NHS England is predicting it will fall short of its efficiency savings target by 13 per cent in this financial year − a much bigger gap than that expected by clinical commissioning groups.
That is despite the national commissioning organisation setting a less ambitious initial savings target than CCGs.
An internal report obtained by HSJ reveals NHS England is aiming to make savings of 1.4 per cent through the quality, innovation, productivity and prevention programme this year.
CCGs are planning for a 2.6 per cent saving.
NHS England collects and collates the information, to track performance on QIPP and other financial indicators, in an internal document called the Non-integrated Single Financial Environment report.
As of the end of June, NHS England’s savings plan was 9.2 per cent behind target. The shortfall is forecast to rise to 12.9 per cent by the end of the year - a gap of £48.1m in a £374m savings plan.
The main contributor to the gap is primary care, for which NHS England took on responsibility in April. It predicts it will miss its primary care QIPP target by 19 per cent, or £22.5m. It is also predicting a 38 per cent shortfall on public health savings, although these account for a much smaller percentage of the organisation’s budget and QIPP target.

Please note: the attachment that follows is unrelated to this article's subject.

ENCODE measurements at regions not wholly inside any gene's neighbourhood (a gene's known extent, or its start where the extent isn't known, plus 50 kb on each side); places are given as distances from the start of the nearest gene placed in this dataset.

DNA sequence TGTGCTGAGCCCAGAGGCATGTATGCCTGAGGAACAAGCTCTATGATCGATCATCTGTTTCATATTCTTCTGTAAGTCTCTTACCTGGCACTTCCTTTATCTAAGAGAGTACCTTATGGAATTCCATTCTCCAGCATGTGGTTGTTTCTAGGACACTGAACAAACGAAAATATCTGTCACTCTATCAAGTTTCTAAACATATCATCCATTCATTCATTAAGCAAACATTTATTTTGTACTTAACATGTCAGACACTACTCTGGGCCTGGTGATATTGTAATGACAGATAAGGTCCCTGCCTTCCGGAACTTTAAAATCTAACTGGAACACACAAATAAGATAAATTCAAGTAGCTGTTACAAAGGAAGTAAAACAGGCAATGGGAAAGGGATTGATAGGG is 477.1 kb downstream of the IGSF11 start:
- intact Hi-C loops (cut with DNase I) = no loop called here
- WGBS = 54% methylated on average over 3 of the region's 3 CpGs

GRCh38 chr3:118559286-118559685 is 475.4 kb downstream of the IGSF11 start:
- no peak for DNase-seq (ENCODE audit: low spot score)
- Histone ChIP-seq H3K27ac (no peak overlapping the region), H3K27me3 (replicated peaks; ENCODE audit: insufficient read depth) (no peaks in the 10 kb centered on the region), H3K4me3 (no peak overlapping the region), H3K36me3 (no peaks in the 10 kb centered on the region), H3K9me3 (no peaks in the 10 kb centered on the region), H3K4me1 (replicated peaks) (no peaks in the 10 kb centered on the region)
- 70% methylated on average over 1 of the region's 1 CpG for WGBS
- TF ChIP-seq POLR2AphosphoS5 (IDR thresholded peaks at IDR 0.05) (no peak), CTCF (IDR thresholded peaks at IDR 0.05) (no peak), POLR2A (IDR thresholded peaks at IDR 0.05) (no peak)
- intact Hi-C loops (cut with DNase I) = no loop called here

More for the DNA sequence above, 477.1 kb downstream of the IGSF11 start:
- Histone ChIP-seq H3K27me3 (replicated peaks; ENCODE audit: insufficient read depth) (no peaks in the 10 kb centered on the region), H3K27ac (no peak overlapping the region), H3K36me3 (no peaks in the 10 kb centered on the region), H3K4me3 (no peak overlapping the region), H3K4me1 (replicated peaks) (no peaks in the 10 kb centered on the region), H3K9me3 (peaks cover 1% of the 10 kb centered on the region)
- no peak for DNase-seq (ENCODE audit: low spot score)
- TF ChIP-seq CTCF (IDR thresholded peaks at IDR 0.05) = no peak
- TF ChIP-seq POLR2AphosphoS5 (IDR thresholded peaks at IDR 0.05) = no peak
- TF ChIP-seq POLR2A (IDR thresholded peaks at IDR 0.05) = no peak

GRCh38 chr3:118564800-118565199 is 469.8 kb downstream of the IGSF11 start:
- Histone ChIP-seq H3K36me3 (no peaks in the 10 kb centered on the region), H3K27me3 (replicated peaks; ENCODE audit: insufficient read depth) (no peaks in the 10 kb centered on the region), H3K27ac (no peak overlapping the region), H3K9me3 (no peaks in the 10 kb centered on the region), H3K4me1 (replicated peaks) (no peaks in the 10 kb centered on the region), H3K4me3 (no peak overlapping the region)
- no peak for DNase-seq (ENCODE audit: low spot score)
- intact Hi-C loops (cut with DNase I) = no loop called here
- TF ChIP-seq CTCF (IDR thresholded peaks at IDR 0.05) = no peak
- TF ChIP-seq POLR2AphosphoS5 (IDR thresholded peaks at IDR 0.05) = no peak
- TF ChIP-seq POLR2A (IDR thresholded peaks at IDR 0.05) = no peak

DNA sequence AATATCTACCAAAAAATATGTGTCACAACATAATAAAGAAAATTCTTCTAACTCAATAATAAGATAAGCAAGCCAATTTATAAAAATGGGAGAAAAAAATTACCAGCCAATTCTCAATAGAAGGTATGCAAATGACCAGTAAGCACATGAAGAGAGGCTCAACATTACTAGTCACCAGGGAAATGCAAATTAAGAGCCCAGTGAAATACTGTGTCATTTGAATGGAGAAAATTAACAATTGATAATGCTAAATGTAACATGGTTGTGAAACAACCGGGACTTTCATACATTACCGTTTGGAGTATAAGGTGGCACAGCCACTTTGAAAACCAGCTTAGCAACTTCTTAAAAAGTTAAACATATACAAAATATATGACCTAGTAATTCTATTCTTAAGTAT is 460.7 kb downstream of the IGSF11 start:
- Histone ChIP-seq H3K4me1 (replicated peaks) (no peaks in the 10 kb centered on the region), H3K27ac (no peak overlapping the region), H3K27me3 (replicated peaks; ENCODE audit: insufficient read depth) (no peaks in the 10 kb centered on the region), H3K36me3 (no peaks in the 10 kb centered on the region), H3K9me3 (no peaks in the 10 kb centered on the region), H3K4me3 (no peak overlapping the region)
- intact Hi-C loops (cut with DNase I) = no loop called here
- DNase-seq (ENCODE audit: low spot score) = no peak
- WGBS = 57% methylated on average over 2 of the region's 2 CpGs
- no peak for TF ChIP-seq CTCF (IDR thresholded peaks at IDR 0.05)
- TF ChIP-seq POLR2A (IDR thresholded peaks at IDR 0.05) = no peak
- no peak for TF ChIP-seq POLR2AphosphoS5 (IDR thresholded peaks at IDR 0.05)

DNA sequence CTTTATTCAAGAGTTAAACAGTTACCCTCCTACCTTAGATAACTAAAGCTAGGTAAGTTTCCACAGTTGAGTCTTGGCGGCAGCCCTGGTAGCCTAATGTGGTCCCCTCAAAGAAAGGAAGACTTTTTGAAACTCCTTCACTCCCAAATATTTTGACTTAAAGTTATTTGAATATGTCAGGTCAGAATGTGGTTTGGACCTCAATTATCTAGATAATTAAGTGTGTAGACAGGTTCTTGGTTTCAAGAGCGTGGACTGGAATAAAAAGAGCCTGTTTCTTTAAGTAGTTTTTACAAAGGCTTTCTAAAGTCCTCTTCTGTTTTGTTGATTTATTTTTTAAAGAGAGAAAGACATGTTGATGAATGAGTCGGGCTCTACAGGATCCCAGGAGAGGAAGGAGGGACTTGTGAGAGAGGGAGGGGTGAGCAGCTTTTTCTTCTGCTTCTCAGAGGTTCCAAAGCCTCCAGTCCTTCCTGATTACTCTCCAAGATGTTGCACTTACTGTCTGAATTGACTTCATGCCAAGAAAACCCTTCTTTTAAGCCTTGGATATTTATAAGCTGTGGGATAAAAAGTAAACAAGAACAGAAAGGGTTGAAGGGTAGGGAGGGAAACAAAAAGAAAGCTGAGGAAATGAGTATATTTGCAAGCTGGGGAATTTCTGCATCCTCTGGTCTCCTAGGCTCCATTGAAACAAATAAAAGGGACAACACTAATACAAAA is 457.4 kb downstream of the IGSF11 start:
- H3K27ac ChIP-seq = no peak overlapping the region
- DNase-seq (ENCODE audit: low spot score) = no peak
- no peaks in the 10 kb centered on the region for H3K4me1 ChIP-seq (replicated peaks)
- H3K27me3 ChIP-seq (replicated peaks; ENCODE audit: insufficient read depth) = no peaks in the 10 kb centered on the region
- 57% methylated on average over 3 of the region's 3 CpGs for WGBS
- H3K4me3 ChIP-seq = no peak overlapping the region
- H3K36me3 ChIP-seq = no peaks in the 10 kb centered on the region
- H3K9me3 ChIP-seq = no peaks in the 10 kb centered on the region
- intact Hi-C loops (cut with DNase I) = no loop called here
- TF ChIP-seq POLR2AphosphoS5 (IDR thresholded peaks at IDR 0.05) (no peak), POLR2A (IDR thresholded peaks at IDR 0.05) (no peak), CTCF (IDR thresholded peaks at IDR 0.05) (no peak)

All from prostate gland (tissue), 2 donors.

The report also monitors commissioners’ use of the 2 per cent of their budgets that, under national rules, they are required to spend only for non-recurrent purposes.
NHS England reports that, of its own 2 per cent fund, £56m has not yet been allocated, the vast majority of which is classified as for primary care.
One CCG chief executive told HSJ that NHS England’s primary care commissioning had been a “horror story” in the first quarter of 2013-14. The source said NHS England did not have “the basics” in place and added: “I would be surprised if they have the capacity, capability, confidence or relationships to drive significant savings in primary care.”
NHS England Greater Manchester local area team director Mike Burrows said: “Primary care presents particular challenges when it comes to QIPP. The general medical services contract [which funds many GP practices] is population based - so there is not much discretion in how you can make savings.”
CCGs were 11 per cent behind their total QIPP target at the end of June. However, they expect the gap to be only £71.5m, or 4 per cent of the total £1.6bn target, at the end of 2013-14.
The report also shows the split of savings plans between “transformational” and “transactional” changes.
NHS Clinical Commissioners co-chair Steve Kell, also chair of Bassetlaw CCG, said: “This data shows that CCGs are proving their worth.
“If the NHS is to achieve lasting improvements within a tighter financial envelope then it’s critical that CCGs are actively involved in that process.”